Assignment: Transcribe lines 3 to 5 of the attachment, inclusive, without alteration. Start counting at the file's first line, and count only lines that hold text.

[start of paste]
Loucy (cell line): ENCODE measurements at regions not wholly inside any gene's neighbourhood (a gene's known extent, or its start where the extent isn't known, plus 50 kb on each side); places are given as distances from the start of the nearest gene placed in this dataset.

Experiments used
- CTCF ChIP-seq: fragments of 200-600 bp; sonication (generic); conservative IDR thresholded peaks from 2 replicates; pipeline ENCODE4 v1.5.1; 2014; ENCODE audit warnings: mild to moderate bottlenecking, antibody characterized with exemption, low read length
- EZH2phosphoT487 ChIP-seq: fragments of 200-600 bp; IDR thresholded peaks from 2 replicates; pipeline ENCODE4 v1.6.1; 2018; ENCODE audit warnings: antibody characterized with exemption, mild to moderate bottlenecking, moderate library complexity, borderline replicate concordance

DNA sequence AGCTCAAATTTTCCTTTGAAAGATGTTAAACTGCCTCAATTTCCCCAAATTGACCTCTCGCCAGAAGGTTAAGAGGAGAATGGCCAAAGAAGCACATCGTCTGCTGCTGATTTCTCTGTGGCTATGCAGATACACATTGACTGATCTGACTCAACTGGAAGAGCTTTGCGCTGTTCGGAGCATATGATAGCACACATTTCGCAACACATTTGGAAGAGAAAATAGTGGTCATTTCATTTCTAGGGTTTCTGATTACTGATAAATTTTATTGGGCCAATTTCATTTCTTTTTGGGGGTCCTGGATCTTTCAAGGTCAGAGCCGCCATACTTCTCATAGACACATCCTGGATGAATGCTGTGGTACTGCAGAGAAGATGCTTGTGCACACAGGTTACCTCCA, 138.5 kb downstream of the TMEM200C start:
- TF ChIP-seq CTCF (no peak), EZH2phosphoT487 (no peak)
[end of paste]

- CTCF ChIP-seq: fragments of 200-600 bp; sonication (generic); conservative IDR thresholded peaks from 2 replicates; pipeline ENCODE4 v1.5.1; 2014; ENCODE audit warnings: mild to moderate bottlenecking, antibody characterized with exemption, low read length
- EZH2phosphoT487 ChIP-seq: fragments of 200-600 bp; IDR thresholded peaks from 2 replicates; pipeline ENCODE4 v1.6.1; 2018; ENCODE audit warnings: antibody characterized with exemption, mild to moderate bottlenecking, moderate library complexity, borderline replicate concordance

DNA sequence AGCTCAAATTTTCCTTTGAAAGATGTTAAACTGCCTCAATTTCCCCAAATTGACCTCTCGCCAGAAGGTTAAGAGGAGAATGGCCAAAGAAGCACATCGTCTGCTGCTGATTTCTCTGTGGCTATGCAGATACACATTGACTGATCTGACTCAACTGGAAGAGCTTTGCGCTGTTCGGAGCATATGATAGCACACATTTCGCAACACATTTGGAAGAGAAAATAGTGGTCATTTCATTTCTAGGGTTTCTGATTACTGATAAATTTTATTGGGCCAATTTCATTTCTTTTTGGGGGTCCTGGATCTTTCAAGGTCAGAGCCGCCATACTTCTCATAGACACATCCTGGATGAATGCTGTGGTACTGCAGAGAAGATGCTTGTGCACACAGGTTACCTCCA, 138.5 kb downstream of the TMEM200C start: